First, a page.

looked back a century, to July 8, 1853, when the ambitious Commodore
Matthew C. Perry sailed into Edo (Tokyo) harbor with four black-hulled
warships and orders from the president of the United States to open
Japan, a closed and feudal society, to the West. Those black ships and
Perry’s implied threats shamed the Japanese, and to recover their honor
and preserve their independence, they moved quickly to make themselves
In the four decades that followed, they cast aside the feudal shogunate,
the moribund military autocracy that had governed Japan since the
twelfth century, and replaced it with a constitutional monarchy. Then,
with help from the French, British, and Prussians, they created a modern,
Western-style army and navy. They also set up new industries, built
transportation networks, and established a national system of public
schools. But in their rush to strengthen their emerald domain and safeguard
their precious sovereignty, the parvenus who were racing to embrace
the present also held hard to the past, for at heart they were
traditionalists, aristocrats, many of them, who did not want Japan to lose
its soul—that deep sense of divine origin and the ancient impulse to loyalty
and sacrifice that they believed held their society together. They
borrowed from the West, these reformers of the Meiji Restoration, as
that great change came to be called, borrowed some of the West’s social
science and many of its machines and fashions, but their aim always was
to keep Japan Japanese. “Eastern ethics, Western science,” was the adage of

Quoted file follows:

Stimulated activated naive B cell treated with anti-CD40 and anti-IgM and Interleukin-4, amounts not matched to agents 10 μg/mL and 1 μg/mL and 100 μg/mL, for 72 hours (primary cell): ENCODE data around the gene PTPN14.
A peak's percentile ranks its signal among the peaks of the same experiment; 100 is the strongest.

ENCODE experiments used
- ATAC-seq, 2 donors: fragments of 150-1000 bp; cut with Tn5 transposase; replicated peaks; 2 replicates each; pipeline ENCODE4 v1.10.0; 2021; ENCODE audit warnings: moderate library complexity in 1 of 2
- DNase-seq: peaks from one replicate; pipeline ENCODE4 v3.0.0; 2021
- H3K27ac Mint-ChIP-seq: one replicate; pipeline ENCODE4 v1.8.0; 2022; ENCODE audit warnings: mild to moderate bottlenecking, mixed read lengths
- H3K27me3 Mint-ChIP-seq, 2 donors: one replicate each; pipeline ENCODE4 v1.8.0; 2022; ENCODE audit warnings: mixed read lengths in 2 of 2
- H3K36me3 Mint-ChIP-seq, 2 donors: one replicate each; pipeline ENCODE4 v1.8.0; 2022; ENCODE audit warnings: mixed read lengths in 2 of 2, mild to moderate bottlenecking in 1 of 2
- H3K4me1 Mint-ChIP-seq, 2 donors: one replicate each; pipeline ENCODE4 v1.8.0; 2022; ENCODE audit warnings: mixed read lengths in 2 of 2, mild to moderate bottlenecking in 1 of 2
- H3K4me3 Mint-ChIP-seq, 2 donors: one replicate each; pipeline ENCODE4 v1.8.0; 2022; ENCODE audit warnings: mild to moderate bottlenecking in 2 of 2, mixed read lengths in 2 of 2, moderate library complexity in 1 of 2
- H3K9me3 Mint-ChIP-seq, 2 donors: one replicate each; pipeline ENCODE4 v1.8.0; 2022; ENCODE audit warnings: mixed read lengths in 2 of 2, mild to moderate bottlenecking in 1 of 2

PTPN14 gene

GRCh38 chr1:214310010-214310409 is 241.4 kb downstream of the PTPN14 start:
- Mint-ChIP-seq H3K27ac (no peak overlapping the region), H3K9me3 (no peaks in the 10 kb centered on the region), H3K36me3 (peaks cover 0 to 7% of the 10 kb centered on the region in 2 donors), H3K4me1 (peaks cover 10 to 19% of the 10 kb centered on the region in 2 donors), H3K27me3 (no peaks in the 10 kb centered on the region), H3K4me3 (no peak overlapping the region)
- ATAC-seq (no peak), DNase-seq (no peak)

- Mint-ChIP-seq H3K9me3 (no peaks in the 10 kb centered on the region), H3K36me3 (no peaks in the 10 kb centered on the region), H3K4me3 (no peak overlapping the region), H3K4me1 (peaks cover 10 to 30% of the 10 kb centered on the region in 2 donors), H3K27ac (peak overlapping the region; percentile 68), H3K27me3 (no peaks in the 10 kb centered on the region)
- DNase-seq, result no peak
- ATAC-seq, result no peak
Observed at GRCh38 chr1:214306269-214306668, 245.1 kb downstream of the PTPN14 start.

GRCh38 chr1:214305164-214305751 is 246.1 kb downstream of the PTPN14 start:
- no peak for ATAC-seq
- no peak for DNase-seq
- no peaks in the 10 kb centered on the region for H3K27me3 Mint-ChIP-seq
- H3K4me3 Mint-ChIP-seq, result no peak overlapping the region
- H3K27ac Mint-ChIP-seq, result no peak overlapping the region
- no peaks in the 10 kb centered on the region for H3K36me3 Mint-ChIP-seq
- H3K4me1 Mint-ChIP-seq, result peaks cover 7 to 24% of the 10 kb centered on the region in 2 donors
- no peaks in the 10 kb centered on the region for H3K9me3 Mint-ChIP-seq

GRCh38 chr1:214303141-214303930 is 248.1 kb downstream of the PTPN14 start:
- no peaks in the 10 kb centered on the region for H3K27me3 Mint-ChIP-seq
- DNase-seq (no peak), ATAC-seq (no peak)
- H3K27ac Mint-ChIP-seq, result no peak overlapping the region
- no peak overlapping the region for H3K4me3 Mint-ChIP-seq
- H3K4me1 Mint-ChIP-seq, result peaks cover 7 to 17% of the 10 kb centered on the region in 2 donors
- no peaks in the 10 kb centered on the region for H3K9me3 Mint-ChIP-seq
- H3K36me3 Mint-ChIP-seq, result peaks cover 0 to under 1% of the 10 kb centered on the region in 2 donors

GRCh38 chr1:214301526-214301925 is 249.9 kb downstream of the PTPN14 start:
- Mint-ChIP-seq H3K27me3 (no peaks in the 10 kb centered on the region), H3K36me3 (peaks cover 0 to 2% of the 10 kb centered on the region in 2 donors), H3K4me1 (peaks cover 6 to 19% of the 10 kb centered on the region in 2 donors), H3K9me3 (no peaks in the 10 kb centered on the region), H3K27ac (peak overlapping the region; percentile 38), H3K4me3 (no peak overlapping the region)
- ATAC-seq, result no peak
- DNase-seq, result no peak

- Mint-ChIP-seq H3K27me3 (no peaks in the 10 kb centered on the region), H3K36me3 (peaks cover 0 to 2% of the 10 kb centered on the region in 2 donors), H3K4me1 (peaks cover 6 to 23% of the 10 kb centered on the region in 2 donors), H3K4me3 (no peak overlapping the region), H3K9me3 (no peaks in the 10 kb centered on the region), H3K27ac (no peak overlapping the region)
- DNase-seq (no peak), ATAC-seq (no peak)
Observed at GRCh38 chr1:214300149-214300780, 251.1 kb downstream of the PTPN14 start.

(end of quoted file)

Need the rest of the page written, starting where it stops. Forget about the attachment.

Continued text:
the day, though Eastern ethics apparently included the West’s inclination
for empire and the notion that a strong arm was needed to acquire it.
After the turn of the twentieth century, Japan found itself in conflict
with Russia over concessions in Korea, just across the Sea of Japan and
strategically important to the Japanese. Most military observers of the
day predicted that the Russians would swiftly overwhelm the force Japan
sent against them, “The Eagles had . . . already fixed their talons on the
carcass,” wrote one British officer. Nippon, however, struck fast, and its
troops, as fierce as any the West had ever seen, defeated the mighty Russians
at Port Arthur.
In just fifty years Japan had transformed itself from a feudal overlordship
into a modern military and industrial state, and now it was ready to
share in the swag and booty of empire, to grab territory and force concessions
in China and domains south, just as the Europeans had been doing
in the Pacific since Magellan’s famous sorties in the first decades of
the sixteenth century.
Japanese diplomats, pressed to defend their country’s aggression,
claimed necessity. Japan had suffered a series of recessions, and by 1929,
the year of widespread financial collapse, the economy was faltering. Ultranationalists
in government, aided by right-wing army officers, pressed
for a military solution. And by 1937, the army had provoked so many
military “incidents” on the Asian mainland that they got what they
wanted—a full-scale war. By the end of 1938 the Japanese had more than
a million troops fighting in China.
Alarmed, America began an economic war of nerves with the Japanese.
Using embargoes of vital materials such as scrap iron, machine
parts, and aircraft, America hoped to force Japan to pull back from
China. When nothing worked, President Roosevelt in July 1941 froze all
Japanese assets in the United States, in effect creating an embargo of the
commodity Japan needed most—crude oil. And since America was
Japan’s chief source of oil, the boycott left the Imperial Army and Navy